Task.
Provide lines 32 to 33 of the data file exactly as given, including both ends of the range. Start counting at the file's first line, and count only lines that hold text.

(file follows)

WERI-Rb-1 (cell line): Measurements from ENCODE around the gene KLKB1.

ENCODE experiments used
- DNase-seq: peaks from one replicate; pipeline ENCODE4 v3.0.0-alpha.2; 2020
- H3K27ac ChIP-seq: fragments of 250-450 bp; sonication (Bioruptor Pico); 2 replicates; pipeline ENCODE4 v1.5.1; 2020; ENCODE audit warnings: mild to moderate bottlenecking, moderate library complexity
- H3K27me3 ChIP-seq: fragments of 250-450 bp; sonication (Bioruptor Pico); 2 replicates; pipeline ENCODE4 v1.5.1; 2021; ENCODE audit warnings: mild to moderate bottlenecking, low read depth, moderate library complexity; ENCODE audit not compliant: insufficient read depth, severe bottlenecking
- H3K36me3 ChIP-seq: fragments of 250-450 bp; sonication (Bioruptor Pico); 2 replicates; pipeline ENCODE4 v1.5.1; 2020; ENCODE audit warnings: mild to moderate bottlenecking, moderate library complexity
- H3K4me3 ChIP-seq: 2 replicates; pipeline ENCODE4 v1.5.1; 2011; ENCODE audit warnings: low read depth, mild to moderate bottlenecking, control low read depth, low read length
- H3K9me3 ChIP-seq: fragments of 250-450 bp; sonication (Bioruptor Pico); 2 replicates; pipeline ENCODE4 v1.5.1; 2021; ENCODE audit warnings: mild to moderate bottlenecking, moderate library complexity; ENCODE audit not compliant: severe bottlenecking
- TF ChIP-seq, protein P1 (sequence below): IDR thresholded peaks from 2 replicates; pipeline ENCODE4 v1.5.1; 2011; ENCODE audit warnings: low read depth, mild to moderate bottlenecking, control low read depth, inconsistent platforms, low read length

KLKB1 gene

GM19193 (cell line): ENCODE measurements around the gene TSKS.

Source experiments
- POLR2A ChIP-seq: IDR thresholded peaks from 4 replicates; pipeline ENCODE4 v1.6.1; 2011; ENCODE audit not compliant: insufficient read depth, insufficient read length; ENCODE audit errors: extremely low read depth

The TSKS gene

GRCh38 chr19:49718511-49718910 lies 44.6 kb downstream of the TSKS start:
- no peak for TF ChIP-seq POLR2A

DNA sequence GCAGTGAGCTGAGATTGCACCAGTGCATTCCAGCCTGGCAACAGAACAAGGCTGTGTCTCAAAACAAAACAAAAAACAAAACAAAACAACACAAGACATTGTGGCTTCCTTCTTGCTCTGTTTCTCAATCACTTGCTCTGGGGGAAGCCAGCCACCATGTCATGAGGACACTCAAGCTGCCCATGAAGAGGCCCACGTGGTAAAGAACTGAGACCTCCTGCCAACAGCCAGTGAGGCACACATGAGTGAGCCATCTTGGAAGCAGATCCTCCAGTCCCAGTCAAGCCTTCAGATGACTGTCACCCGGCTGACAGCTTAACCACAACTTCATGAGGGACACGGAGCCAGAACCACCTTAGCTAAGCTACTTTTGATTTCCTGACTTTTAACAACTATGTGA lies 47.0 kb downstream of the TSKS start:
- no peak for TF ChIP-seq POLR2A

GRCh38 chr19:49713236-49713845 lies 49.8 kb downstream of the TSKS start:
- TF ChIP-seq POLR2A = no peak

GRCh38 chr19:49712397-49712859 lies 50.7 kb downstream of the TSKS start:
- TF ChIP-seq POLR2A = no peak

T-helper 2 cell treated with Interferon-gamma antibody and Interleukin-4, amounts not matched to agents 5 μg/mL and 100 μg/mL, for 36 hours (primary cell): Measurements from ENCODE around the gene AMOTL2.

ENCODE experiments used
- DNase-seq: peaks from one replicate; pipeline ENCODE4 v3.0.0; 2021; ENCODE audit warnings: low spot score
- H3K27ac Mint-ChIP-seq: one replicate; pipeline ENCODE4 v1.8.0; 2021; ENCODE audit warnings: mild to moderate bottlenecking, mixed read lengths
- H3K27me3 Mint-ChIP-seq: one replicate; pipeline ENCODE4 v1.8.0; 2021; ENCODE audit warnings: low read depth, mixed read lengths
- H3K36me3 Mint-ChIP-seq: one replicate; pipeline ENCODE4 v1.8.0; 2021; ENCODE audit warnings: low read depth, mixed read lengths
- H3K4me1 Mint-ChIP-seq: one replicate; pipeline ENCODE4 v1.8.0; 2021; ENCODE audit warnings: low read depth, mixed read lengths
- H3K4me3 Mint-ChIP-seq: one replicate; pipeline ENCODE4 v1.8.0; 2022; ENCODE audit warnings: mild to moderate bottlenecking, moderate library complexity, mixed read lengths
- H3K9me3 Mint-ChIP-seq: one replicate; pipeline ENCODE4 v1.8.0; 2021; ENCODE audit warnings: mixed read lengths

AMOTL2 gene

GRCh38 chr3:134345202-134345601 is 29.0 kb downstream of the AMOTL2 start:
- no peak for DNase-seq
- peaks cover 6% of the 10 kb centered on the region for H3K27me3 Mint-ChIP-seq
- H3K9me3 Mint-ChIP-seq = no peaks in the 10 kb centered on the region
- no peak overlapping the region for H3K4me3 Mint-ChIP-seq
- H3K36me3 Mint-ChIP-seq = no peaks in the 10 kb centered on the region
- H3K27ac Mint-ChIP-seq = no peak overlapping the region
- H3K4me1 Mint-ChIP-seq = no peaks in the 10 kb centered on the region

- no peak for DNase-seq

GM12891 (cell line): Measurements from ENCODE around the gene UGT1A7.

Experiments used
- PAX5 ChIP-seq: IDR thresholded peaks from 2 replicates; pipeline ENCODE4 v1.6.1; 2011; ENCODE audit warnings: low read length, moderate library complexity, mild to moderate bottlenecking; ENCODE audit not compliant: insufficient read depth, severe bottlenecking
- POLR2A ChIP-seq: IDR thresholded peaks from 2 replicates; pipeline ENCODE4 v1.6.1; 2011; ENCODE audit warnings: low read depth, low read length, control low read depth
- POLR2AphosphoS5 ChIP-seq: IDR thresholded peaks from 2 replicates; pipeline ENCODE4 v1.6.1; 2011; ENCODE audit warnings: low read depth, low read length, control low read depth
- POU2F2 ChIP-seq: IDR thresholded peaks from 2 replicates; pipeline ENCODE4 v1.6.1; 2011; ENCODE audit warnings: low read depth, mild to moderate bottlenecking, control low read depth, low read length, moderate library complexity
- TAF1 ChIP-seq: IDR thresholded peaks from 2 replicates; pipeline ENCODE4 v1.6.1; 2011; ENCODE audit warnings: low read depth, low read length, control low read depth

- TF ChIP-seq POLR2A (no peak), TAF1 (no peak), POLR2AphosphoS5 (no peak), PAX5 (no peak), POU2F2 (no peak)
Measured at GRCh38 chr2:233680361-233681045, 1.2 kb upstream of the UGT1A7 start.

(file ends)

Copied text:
AMOTL2 gene

GRCh38 chr3:134345202-134345601 is 29.0 kb downstream of the AMOTL2 start: